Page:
As water-based industries continue to expand and evolve, the need for water analysis grows with them. New regulations and market dynamics shift the testing needs to lower cost, more precise readings, and faster reporting. Companies look to high-tech advancements like smart meters and on-line analyzers for efficiency and accuracy but continue to rely on proven colorimetric testing methods to meet their needs.
How Colorimetry Works
Colorimetry is the use of colored compounds to determine the concentration of a target chemical compound. It is one of the earliest and most reliable forms of water analysis and is used to test for a wide array of analytes. The target analyte causes the sample solution to change color proportionally to its concentration in the solution, and that change in color can be measured visually or instrumentally.
Traditionally, laboratories stocked the individual chemical components and analysts prepared reagents in bulk from scratch. Often excess expired reagent had to be disposed. Test procedures involved making multiple volume and mass measurements requiring training to master these techniques.
The Benefits of Colorimetric Water Analysis Test Kits
Test kits offer advantages to the analyst in that they save time, are appropriate for field applications, and are generally user-friendly. Relatively unskilled staff can be trained to make accurate determinations using premixed liquid or solid reagents delivered in kit packaging.
Colorimetric test kits are among the simplest, quickest and most adaptable means by which water analysis may be performed in a host of environments and conditions.
When using a visual kit, the color of the test result is compared to a chart or comparator of colors to determine the concentration. For instrumental kits, the sample is analyzed in a spectrophotometer or colorimeter. These instruments measure the light absorbance at a specific wavelength which is then converted to the concentration of the analyte.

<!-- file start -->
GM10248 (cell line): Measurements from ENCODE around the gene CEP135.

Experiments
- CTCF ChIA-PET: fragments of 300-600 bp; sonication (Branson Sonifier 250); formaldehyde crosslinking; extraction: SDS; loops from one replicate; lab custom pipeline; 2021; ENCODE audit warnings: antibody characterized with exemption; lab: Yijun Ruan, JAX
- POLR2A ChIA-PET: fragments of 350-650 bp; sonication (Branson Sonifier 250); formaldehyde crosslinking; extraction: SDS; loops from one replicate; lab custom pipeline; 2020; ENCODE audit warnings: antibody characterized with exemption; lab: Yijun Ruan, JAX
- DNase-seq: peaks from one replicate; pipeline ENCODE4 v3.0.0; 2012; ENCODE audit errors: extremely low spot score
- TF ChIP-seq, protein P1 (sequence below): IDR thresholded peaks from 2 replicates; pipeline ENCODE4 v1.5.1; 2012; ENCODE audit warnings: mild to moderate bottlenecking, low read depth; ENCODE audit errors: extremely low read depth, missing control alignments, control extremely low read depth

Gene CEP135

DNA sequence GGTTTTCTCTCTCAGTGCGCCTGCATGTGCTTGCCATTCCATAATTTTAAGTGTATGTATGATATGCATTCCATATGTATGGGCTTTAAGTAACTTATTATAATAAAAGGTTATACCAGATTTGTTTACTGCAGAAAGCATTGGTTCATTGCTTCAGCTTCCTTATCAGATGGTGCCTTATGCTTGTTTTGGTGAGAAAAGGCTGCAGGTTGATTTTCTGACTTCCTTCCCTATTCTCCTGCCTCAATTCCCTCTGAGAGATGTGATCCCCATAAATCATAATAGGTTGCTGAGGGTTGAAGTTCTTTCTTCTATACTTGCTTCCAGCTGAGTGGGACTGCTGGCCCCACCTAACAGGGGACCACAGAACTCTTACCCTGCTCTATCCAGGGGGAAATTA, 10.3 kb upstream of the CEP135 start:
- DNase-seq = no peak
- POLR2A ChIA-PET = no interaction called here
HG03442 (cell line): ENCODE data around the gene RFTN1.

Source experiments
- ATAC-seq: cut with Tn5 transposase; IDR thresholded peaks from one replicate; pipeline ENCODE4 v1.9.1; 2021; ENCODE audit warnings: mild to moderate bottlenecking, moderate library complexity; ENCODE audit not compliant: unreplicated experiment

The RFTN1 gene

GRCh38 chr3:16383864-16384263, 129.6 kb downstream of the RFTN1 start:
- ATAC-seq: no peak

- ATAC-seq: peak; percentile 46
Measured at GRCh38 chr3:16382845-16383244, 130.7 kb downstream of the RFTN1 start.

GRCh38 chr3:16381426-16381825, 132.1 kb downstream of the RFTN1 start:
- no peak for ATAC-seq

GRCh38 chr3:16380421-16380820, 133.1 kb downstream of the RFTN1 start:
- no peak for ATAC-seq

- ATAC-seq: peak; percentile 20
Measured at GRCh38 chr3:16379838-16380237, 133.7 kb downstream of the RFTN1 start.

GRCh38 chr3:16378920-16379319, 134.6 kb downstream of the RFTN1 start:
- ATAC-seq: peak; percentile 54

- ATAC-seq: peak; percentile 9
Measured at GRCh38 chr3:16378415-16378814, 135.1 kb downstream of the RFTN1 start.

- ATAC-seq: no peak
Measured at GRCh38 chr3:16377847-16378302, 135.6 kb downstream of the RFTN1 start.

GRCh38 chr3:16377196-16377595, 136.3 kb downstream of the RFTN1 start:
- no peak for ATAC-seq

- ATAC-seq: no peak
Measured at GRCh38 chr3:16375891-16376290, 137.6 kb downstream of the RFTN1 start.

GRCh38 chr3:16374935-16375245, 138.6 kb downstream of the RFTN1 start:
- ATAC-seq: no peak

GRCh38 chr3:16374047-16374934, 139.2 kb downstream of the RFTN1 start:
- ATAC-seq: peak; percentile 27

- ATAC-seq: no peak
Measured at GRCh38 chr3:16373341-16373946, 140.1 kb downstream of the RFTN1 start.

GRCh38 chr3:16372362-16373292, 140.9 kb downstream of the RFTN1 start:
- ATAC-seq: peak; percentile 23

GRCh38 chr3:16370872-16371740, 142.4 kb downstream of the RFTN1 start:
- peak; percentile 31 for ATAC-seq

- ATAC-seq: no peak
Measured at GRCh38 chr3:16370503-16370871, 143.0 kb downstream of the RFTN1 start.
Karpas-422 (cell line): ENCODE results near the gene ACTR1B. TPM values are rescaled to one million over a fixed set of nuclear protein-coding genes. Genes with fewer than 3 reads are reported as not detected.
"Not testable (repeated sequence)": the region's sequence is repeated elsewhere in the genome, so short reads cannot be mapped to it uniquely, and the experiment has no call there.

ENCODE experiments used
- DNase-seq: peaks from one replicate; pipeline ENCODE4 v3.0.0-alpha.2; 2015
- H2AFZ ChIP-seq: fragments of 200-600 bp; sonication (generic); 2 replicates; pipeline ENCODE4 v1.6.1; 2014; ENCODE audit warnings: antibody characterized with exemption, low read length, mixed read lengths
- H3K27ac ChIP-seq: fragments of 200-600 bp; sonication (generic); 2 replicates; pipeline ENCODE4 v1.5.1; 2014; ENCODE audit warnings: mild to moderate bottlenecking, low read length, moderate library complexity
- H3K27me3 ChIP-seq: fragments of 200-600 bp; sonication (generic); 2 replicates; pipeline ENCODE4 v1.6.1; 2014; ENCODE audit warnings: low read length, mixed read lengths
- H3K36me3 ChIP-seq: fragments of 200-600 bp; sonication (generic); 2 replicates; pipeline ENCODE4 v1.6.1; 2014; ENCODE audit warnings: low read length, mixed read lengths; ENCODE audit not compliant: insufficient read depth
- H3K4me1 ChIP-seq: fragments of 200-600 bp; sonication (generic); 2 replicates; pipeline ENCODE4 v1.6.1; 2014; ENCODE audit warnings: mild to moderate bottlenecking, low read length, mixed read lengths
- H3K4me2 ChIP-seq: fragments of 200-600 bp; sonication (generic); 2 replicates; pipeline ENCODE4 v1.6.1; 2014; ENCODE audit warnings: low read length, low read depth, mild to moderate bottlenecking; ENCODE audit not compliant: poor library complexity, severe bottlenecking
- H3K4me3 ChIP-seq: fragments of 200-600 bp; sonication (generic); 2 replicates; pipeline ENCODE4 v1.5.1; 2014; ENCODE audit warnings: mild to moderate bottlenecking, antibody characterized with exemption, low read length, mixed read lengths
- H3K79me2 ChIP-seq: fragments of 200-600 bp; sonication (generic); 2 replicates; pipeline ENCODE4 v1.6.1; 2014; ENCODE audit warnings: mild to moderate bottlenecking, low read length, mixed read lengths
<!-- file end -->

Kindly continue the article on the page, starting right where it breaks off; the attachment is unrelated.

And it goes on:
Colorimetric Water Test Kit Applications
Colorimetric test kits are available for many analytes essential to industrial operations. For example, petroleum refiners commonly measure ammonia, phenols, iron and sulfide. The wastewater treatment industry monitors ammonia, chlorine and phosphates. The medical and food & beverage industries, meanwhile, test for residual disinfectants (chlorine, hydrogen peroxide, ozone, peracetic acid) to ensure sanitization is being performed correctly.
Industrial water treatment professionals are charged with maintaining water treatment programs that help extend equipment life, maximize energy efficiency, and reduce downtime. They are focused on controlling scale, corrosion and microbiological fouling in boiler and cooling systems. They monitor parameters such as dissolved oxygen, bromine, molybdate and various oxygen scavengers in order to make informed decisions about treatment adjustments.
One common application of colorimetric testing is to spot check systems between reporting periods to document whether processes remain under control. Colorimetric test kits are also used alongside on-line analyzers to verify their performance.
Many colorimetric test methods have been reviewed by the USEPA and accepted for monitoring drinking water and wastewater. Examples include chemical oxygen demand (COD) and chlorine.
Colorimetric test kits continue to be practical tools for analysts. Their low cost, convenience, flexibility, accuracy and efficiency appeal to users in all industries. As testing needs evolve, colorimetric water analysis will continue to be an indispensable mainstay in the range of testing options. Analysts have been relying on CHEMetrics and its full line of visual and instrumental colorimetric water testing products for more than 50 years. Visit www.chemetrics.com to learn more.